Antiviral Medication Noncompliance During an Avian Flu Pandemic - Deadly Results, If Not For An Easy Solution

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According to officials, it is not a question of “if” the avian flu virus will mutate but “when?” On March 1st, the Centers for Disease Control and Prevention (CDC) issued their recommendation to control the virus with a particular focus on children, the main carrier of the flu. To this end, the US government is procuring millions of doses of Tamiflu® as its first line of defense. However, the pediatric version of this drug has an extremely bitter taste making it not only difficult for children to swallow but to keep down. In response, specialty pharma FLAVORx, Inc has developed four flavors to mask the bitterness and ensure 100% compliance.

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The availability of antivirals, however, will only be effective if flu victims use them in the appropriate manner and doses.

FLAVORx, Inc has recently concluded testing on its proprietary taste-masking agents in liquid antiviral medications such as Tamiflu®. Combining these flavoring agents with antivirals will safely alleviate the medication’s existing bitter, unpleasant taste and ensure medicinal adherence for children in the event of an avian flu pandemic. The International Association of Medicinal Compliance (IAMC), a 501(c) (3) non-profit organization dedicated to creating a healthier world through taking medication properly, recognizes the widespread impact on public health as a result of infectious spread in children. Accordingly, a necessity for palatable medication exists not only to eliminate difficulties in swallowing medicines, but more importantly to ensure effectiveness and proper dosing to control the spread of a deadly virus. The IAMC is currently reaching out to government officials to resolve these concerns. To date, the avian flu has rapidly spread across Asia, into Africa and Europe, with seven European countries seeing outbreaks of the virus in birds. With this type of spread the question is not ‘if’ the avian flu will reach the U.S., but ‘when’. Therefore, state and federal government leaders now realize the sense of urgency in planning for a pandemic outbreak and will partner with companies such as FLAVORx to ensure the nation’s preparedness.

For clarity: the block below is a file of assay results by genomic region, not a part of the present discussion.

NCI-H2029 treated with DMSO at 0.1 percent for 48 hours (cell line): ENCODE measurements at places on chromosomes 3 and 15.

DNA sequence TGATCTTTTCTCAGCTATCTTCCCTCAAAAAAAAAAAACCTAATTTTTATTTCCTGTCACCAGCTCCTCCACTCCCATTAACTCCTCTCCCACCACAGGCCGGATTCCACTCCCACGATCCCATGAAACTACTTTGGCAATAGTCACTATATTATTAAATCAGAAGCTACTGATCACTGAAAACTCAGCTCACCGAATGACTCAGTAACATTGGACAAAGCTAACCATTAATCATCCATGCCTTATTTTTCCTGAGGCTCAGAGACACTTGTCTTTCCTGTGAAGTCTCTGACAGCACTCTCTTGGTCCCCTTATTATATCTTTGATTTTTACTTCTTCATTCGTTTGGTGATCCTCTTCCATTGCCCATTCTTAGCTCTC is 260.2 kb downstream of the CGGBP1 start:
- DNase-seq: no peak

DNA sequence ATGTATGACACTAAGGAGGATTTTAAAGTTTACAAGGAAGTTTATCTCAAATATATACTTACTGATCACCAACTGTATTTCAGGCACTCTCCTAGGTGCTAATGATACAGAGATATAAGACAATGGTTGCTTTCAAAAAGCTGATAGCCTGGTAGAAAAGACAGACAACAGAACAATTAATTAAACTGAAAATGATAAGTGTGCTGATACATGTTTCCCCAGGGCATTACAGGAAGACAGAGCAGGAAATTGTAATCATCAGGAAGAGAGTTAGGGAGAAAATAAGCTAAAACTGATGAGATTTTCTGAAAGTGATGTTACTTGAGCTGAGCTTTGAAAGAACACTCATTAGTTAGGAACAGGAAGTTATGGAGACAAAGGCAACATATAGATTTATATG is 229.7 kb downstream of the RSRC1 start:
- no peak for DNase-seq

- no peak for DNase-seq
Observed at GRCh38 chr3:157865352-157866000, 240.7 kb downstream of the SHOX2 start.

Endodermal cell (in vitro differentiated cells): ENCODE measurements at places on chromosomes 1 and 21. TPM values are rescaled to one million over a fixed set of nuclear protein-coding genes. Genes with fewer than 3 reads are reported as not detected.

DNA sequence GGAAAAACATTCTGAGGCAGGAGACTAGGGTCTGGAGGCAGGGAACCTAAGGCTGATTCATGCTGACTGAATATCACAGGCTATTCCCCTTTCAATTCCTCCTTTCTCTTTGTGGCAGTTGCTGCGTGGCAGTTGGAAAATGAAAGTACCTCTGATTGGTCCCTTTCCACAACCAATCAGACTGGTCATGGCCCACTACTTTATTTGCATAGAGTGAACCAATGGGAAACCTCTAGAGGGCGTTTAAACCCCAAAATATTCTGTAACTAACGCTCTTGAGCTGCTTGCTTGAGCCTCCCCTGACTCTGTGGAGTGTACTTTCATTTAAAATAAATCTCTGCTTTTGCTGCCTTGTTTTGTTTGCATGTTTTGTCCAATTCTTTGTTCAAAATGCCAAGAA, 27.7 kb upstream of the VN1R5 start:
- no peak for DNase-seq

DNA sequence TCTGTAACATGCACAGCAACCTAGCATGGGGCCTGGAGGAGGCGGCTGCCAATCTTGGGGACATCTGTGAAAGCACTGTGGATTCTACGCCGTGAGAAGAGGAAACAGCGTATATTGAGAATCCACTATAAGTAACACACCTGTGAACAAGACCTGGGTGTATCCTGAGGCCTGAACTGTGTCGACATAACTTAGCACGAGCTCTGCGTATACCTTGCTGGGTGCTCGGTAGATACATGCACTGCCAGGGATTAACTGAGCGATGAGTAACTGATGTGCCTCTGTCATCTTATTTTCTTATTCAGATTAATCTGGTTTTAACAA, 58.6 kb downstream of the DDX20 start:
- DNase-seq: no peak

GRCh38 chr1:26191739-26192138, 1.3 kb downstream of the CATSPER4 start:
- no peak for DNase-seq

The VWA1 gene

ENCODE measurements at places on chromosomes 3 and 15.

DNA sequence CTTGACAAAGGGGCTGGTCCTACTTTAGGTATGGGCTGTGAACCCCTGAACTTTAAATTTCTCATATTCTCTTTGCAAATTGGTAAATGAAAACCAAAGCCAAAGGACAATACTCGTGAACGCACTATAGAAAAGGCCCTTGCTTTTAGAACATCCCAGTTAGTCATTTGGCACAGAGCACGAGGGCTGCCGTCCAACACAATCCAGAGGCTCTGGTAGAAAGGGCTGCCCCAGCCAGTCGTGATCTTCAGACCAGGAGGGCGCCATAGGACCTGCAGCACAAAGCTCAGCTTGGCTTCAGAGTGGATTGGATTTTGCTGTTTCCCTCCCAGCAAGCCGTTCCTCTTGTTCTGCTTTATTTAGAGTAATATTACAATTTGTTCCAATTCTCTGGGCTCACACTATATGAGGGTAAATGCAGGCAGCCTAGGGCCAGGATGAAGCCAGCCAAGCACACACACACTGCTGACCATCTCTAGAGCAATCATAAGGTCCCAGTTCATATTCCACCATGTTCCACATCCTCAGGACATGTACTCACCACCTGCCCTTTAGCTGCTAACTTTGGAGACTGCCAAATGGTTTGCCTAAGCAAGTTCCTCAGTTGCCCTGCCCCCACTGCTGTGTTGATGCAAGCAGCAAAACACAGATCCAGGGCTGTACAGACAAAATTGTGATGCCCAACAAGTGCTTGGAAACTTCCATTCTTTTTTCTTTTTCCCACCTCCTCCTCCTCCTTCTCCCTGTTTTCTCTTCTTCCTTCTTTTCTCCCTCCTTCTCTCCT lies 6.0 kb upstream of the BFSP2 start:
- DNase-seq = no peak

On March 1, 2006, the Centers for Disease Control and Prevention (CDC) issued their recommendation that should the bird flu mutate and affect human beings, spread among American children should be controlled, because viruses are spread through sneezing, coughing and contact, all of which occur with high frequency among children. Several cases of well-documented research support this advisory. In a 1957 flu outbreak in England, over 50% of cases were reported in children. Although many infections occurred in June of that year, the pandemic was not triggered until September, when children returned to school. Additionally, when Japan implemented a flu-control policy derived on the sole vaccination of children, results were markedly similar. During the time of this policy, deaths from pneumonia and flu decreased by numbers of 10,000-12,000 per year, and thus as reported by the New England Journal of Medicine, controlling the spread of flu in children protects the entire population, including the elderly.